Which leads us to the big question: Is it possible to lie naked in a leafy lean-to with a well-put-together member of the opposite sex, and share body heat all night long, without dissolving into carnality? Answer: Yes, if there are enough ass-biting bugs. Or if, as Honora tells Matt in Season Three, amid the dazzling and fatal dunes of northern Brazil, “we are biologically predisposed to fucking hate each other.” (Honora, who will shortly be carried off the show unconscious, doesn’t like the way Matt smells.)
Dating Naked, now concluding its second season, is garish and horrendous. See the naked dates bask and glint in their boozy pool, heavy-eyed with lust. But there is power in it too, power in that moment on the beach, that dawn-of-the-world coming-together, when the naked dates first glimpse each other and their blurred genitals drone with recognition. Ah, romping children of the universe. What will happen when they go on the horrible date-encounter fabricated by the producers, and make a clay pot together (the echoes of Ghost are entirely deliberate), or do a bit of bicycling, or strap themselves onto a zip line? “I’m just a really chill, down-to-earth person,” says Season One’s Camille. “I like to relax. I don’t know, what about you?” “I’m into sci-fi a lot,” replies Julian. “Like, alien shit.” They are recovering from their yoga date, during which Julian, stimulated by wobbly yogic contact with Camille, was unable to hide his arousal: His genital blur elongated, gained shape, became a floating sword of blurdom. “Julian is very excited,” Camille confided to an offscreen interlocutor. “It’s an awkward situation.”
But for all this, romance still haunts the magic island. The discourse of true love, of finding the right person, etc., winds bizarrely and distractingly through Dating Naked, past the yoga boners and the lewd poolside fondlings. “I wanna try dating naked,” announces Kerri at the start of Season Two, “because I do wanna find a guy who forces me to open up and love again.” For all the bare-assedness, there is a tendency to speak in fully clothed platitudes. “I feel, in my experience, you don’t appreciate the love until you experience the heartbreak,” says tiny, naked Chuck in Season One. “That’s … ,” begins glitteringly naked Kristen, and for a second we savor the wild possibility that she will say such bullshit. But no. “Wow, I like that.”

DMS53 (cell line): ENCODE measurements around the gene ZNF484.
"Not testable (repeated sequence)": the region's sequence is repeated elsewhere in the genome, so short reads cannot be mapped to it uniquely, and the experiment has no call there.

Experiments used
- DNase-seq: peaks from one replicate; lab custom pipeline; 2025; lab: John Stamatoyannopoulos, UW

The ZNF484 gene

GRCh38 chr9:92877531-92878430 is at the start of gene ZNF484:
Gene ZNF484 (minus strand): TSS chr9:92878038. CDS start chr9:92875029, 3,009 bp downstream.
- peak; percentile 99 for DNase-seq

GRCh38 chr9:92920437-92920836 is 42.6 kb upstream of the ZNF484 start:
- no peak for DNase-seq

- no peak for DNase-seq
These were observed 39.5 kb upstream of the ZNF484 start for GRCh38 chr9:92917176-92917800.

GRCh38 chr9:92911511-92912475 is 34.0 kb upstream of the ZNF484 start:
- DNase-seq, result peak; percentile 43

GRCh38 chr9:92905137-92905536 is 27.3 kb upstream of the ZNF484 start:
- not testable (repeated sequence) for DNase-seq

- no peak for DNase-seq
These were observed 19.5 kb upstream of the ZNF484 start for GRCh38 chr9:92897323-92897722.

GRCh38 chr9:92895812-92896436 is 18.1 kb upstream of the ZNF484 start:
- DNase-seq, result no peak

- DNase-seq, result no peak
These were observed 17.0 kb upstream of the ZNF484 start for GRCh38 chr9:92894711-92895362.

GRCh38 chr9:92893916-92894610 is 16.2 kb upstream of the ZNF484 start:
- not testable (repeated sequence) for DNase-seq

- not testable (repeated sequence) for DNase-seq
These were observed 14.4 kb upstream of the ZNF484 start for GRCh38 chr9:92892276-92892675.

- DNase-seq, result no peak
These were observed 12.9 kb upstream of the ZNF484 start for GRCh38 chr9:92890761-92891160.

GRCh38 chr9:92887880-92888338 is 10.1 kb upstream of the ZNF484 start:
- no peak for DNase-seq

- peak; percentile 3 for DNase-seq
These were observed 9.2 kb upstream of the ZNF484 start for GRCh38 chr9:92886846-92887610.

And so they wander on, the paired-up naked people, with a goblin orchestra of TV technicians crouched just outside the frame. Season One of Dating Naked, in addition to blurring genitals, also blurred bottoms—a piece of fastidiousness reversed for Season Two, when the asses are buoyantly visible. (The best ass on any of these shows, incidentally, belonged to a Special Forces officer named Bo who appeared on Season Four of Naked and Afraid. Bo and his partner were doing 21 days in the Rupununi Wetlands of Guyana; one look at his bared twin ass-grenadoes and you knew they were going to make it.) A participant on the first season of Dating Naked sued Viacom and the producers for a momentary deblurring, or misplacing of the blur, that occurred while she and her date were wrestling on the beach. Her genitals were momentarily exposed, she claimed, and she demanded $10 million. She’d signed a contract, said Viacom and the show’s producers, and besides, the misblurring was accidental. The case was dismissed.
But clearly the day will come when all reality shows are naked: full-on, full-frontal. Naked date and naked date, zonked on cocktails, silhouetted against the dragon-door of sunset; insect-maddened man and woman, in your leaking hovel; bland nudist at the shiny open house: Stand ready, and tauten your parts. The hour of your unblurring is at hand.